Ever wonder about the magic substance that causes water to bead up and roll off your rain jacket? In most cases, that water resistance comes from a toxic and long-lived class of chemicals known as perfluorinated chemicals, or PFCs. Now a growing backlash is driving gear manufacturers to look for safer, more eco-friendly alternatives. Here’s what to know—and what to look for the next time you buy.
“PFC” refers to a range of widely used, human-made chemicals that repel water, dirt, and oil. They are found in many common household items, such as nonstick cookware and stain-resistant carpet. They are also used extensively by the outdoor industry in the durable water repellent (DWR) coatings that are applied to rain gear and other equipment. Composed of a stable chain of carbon and fluorine atoms, PFCs last for decades, even centuries, before breaking down.
Exposure to some PFCs—notably two types, known as PFAS (Polyfluoroalkyl substances) and PFOA (Perfluorooctanoic acid)—can cause serious health effects in animals, including depleted immune systems, disruption of normal endocrine functions, adverse effects on the liver and pancreas, and developmental problems for offspring exposed in the womb. The exact health effects on humans are less certain, although we do know exposure to PFCs is widespread. Millions of people ingest PFCs every year through contaminated drinking water and other sources. Once consumed, PFCs linger for years in the human body, as they do in the environment.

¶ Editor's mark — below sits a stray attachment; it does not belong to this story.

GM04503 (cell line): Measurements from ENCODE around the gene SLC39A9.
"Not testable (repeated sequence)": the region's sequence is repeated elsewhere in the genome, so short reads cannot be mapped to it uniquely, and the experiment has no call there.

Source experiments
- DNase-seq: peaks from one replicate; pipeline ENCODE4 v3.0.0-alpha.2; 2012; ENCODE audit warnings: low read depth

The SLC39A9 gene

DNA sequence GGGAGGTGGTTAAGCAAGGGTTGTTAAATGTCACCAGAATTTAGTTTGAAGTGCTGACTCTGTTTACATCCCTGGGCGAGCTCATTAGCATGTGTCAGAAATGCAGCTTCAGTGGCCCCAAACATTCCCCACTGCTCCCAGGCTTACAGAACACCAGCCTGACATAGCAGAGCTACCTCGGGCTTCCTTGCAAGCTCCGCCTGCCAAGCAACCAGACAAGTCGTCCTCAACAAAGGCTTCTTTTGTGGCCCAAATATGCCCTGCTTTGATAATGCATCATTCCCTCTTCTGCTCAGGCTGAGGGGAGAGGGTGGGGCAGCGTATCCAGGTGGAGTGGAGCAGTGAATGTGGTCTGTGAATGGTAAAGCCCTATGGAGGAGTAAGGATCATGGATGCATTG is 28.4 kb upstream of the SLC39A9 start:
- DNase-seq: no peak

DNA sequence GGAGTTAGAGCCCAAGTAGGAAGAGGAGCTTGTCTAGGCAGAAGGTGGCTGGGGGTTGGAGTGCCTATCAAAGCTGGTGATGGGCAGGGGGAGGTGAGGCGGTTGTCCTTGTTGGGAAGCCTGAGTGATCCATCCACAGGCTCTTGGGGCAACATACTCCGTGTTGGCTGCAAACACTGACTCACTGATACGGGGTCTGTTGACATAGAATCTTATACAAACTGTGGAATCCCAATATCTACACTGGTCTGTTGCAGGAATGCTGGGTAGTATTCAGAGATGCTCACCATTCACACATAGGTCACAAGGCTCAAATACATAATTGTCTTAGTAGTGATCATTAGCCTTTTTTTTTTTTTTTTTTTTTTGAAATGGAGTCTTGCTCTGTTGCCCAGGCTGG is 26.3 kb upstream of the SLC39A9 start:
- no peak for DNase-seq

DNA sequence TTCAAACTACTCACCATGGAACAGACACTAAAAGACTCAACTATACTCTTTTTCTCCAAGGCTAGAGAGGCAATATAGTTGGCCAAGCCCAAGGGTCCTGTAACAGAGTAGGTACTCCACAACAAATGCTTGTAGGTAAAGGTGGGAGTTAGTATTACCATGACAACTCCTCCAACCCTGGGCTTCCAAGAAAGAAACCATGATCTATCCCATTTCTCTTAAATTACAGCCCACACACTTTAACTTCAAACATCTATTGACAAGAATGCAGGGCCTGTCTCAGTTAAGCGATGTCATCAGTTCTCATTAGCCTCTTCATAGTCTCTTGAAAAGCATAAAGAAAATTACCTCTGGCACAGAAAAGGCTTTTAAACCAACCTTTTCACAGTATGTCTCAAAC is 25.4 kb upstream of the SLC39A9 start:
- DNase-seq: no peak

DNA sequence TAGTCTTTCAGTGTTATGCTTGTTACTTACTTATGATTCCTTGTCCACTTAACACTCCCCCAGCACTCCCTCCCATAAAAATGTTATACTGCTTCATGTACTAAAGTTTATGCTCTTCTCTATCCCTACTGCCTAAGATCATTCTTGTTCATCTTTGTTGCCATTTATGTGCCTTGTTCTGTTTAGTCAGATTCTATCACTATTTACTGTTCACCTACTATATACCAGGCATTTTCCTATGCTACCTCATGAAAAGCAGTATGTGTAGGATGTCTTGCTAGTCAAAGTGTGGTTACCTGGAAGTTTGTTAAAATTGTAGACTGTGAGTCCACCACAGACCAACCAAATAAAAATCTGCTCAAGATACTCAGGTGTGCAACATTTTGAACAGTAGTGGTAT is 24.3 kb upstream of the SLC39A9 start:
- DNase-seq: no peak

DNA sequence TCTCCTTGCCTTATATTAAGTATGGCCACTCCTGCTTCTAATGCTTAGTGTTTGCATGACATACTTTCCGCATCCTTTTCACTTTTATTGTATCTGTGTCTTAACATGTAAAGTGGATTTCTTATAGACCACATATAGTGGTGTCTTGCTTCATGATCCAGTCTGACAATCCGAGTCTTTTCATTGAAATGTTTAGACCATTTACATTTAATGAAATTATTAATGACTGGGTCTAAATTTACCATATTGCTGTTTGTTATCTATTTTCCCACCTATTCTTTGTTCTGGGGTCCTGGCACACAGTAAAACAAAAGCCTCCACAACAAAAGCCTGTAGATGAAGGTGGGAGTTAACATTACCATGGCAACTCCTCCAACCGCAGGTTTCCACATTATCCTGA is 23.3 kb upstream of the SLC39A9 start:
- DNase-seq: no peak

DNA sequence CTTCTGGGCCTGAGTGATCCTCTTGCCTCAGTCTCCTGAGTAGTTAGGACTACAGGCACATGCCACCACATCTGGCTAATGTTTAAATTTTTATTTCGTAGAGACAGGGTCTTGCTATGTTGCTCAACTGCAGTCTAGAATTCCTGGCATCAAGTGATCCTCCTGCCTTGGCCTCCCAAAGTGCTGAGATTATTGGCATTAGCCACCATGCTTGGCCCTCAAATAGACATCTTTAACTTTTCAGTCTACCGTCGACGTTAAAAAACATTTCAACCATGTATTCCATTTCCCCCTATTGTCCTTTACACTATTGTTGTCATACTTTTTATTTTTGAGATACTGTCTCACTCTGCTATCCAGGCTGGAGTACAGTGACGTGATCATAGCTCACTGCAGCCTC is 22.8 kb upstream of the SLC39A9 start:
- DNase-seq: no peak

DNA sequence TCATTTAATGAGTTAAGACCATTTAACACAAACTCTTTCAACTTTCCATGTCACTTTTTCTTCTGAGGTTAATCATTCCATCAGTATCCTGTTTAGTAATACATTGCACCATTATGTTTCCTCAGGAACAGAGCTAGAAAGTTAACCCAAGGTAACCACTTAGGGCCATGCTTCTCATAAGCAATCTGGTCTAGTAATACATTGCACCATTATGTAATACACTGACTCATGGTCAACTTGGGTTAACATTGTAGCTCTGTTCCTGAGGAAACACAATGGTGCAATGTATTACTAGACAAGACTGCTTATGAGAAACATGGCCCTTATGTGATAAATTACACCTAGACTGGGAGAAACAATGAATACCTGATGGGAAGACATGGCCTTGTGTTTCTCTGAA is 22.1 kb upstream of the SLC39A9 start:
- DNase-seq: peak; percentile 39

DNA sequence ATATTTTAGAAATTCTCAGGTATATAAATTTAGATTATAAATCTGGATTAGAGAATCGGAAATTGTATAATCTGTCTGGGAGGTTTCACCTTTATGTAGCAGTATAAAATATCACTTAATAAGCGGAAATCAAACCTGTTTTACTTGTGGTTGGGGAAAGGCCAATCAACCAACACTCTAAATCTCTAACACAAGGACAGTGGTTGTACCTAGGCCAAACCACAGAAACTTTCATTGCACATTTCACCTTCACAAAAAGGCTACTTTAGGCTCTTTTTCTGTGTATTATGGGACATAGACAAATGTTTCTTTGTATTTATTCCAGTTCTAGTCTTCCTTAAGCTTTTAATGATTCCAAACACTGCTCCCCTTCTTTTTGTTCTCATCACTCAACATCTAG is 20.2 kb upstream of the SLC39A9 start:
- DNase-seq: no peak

When it comes to your outdoor equipment, first, rest assured you’re not poisoning yourself by wearing PFC-coated rain gear. No evidence suggests that skin contact with DWR is dangerous. The primary source of exposure and environmental contamination comes from the manufacture and disposal of products that contain PFCs.
That said, you might choose to wash your rain jacket less often, as laundering will degrade the DWR over time. Washing DWR-coated gear almost certainly releases some amount of PFCs into gray water, so you won’t want to use it to water your lawn.
There’s just one problem. PFCs have been used for so long and so widely because they are remarkably good at what they do. Finding an equally effective replacement has been difficult. This challenge is magnified by the high expectations consumers have for the performance of their expensive outdoor equipment.
If you’re interested in avoiding PFCs and sending gear manufacturers a message with your dollars, read carefully before you buy. If a product’s specs don’t indicate the gear is PFC-free, it likely contains some type of PFC. Also be leery of claims that a product doesn’t contain PFOAs or PFASs. That could mean some other type of PFC is still present.